Sunday, July 28, 2013

The Past Is Still Ahead

How did I respond to The Past Is Still Ahead, written and directed by Sophia Romma, at the Midtown International Theatre Festival? Let me count the ways: I thought it was brave, moving, intense, smart, overdone, kinda laughable, and kinda wonderful. Mostly, I admired it. I admired the work and love that went into it. I admired the sheer commitment of it.

Alice Bahlke
Photo: Jonathan Slaff
But let's back up a bit. The Past Is Still Ahead gives us Russian poet Marina Tsvetaeva, exiled in Siberia after a life of terrible loss, much of it at the hands of the Soviets (One daughter starved to death; the other was arrested; her husband was arrested and executed.)

Now on the verge of suicide, Tsvetaeva is examining her life, loves, and work. In a way, she is justifying herself to us, the audience, explaining her treatment of her children, her mistrust of her mother, her affairs, her life, her devotion to her writing above all else. She tells us stories, she corresponds with Rainer Maria Rilke, she argues with her mother, she is visited by an apparition billed as "Mariana's muse and spiritual alter-ego" (but who comes across as death), she is interrogated by the NKVD (the forerunner of the KGB).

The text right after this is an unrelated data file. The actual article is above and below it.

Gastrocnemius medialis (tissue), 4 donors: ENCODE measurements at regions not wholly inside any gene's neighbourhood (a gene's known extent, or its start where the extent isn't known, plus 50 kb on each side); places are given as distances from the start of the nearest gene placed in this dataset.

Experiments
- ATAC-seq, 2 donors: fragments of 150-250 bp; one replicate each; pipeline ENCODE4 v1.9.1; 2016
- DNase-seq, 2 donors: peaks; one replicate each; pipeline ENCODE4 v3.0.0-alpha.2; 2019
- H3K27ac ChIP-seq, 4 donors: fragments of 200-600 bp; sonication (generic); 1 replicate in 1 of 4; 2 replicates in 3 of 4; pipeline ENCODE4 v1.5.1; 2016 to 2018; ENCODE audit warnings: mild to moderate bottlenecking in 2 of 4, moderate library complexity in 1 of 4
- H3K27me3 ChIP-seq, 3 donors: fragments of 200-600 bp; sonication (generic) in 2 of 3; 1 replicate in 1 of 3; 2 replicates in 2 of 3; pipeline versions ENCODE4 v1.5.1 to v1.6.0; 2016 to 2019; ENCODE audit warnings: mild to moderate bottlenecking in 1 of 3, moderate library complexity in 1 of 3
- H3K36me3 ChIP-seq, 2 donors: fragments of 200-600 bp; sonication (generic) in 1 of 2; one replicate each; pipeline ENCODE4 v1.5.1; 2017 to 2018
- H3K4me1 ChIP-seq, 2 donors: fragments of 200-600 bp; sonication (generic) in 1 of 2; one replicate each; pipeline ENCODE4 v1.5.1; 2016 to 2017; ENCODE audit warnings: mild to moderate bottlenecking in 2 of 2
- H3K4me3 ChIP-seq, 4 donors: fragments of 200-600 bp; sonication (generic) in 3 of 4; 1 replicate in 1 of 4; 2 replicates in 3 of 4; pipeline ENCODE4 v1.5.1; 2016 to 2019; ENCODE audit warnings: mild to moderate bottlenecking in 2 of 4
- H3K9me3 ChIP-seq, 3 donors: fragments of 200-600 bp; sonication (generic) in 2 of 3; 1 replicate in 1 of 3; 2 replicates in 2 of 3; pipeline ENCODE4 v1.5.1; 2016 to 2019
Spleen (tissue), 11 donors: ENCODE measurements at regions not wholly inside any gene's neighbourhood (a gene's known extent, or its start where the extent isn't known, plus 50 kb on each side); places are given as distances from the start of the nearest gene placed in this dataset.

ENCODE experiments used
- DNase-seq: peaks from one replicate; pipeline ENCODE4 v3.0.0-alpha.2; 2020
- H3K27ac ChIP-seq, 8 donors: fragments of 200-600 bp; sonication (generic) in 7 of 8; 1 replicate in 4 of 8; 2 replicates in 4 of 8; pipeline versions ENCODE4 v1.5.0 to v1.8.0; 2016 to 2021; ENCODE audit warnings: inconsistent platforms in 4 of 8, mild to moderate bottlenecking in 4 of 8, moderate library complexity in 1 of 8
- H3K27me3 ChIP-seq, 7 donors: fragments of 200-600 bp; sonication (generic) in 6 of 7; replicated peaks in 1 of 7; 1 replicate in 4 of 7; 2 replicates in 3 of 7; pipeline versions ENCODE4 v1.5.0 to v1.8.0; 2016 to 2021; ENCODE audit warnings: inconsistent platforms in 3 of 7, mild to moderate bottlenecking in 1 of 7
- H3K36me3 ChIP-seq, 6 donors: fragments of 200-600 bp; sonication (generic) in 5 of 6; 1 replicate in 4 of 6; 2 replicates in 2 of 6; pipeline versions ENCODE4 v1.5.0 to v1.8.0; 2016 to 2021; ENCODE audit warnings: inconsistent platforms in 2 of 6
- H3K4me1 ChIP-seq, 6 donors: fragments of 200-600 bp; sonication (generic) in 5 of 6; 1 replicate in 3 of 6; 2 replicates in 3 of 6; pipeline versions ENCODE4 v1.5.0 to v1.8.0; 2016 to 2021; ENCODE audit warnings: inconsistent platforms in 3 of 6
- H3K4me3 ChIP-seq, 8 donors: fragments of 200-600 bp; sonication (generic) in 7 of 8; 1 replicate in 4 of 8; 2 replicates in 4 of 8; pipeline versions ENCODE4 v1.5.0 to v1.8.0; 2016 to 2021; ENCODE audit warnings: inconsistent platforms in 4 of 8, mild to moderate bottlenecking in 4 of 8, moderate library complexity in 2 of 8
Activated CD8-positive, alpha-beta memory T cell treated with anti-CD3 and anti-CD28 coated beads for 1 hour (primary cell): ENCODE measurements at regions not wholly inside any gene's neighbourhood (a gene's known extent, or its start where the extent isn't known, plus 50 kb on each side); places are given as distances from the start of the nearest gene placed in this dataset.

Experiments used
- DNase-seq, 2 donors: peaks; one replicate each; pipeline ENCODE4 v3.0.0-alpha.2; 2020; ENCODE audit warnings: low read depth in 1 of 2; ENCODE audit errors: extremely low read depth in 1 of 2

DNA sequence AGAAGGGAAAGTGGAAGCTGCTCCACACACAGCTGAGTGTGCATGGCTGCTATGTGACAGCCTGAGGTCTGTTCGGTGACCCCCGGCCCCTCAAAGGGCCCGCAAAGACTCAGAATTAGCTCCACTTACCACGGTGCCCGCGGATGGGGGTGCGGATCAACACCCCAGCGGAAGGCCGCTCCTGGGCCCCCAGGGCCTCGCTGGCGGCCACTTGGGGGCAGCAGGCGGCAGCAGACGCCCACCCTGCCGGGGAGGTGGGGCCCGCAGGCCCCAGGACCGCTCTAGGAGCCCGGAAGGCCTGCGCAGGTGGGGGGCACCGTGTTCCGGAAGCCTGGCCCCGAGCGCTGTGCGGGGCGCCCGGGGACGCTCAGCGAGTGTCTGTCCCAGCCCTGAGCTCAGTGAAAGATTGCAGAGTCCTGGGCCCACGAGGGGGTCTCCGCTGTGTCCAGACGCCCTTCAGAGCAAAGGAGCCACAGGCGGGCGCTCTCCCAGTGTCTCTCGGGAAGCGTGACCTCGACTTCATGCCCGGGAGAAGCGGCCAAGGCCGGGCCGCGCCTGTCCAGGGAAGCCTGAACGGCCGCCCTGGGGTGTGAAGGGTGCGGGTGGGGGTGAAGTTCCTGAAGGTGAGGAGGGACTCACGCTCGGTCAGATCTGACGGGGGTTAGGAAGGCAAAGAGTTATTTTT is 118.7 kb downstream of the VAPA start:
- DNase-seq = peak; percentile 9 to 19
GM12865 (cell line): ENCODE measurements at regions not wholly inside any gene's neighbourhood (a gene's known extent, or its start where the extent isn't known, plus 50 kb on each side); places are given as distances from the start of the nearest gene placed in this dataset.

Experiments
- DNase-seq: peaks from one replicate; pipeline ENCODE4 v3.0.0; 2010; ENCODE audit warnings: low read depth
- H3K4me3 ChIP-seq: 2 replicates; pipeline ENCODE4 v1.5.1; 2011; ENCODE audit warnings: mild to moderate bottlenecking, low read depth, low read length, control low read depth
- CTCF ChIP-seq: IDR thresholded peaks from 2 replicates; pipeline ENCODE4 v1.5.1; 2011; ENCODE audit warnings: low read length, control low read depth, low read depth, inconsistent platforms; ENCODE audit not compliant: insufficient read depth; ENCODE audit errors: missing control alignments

Romma has used some of Tsvetaeva's and Rilke's writing, supplemented with much of her own, often written in more or less successful rhyming triplets. She has directed the show with a rarely remitting intensity, and watching it can feel like being pummeled by a tsunami of words. She has guided her cast to brave and impassioned--but occasionally overdone--performances.

But, and this is a big but, the show is 100% successful at depicting the sheer insane fire of a brilliant woman who has had everything taken from her, except the power to end her own life.

While the show is all about words, words, and words, Romma uses other art forms well. The muse/death character speaks only once (a mistake, I think; she shouldn't have spoken at all) but instead  communicates through beautiful wordless singing. And Tsvetaeva's lover Sophia Parnoc interacts with her via a wonderful, expressive solo tango.

The cast is somewhat uneven. Alice Bahlke as Tsvetaeva gives the role her all, and she is dynamic, often effective, and always impressive (the sheer work of learning that part is daunting), though a little more subtlety would have been welcome. Tosh Marks is perhaps miscast as Rilke and various other men in Tsvetaeva's life; his personality and presence don't quite gel. Liora Michelle sang beautifully as the muse/death; Nuria Martinez Mendez managed to provide a full human being through her dance, which she also choreographed; and Bettina Bennett was wholly convincing as Tsvetaeva's mother.

The show, which is being performed in a theatre the size of a large studio apartment, uses the space well, with excellent set, costume, sound, and lighting design by, respectively, Inna Bodner, Anastasia Glebova, Dmitri German, and Gennadi Birushov. 

I'd like to end this with a word of thanks to all the festivals in New York that give opportunities for shows like this one to have a life. At an hour long, and with a limited potential audience, The Past Is Still Ahead doesn't fit into the existing models of commercial and nonprofit theatre. But it is a compelling piece that deserves to be seen.

(4th row; press ticket)

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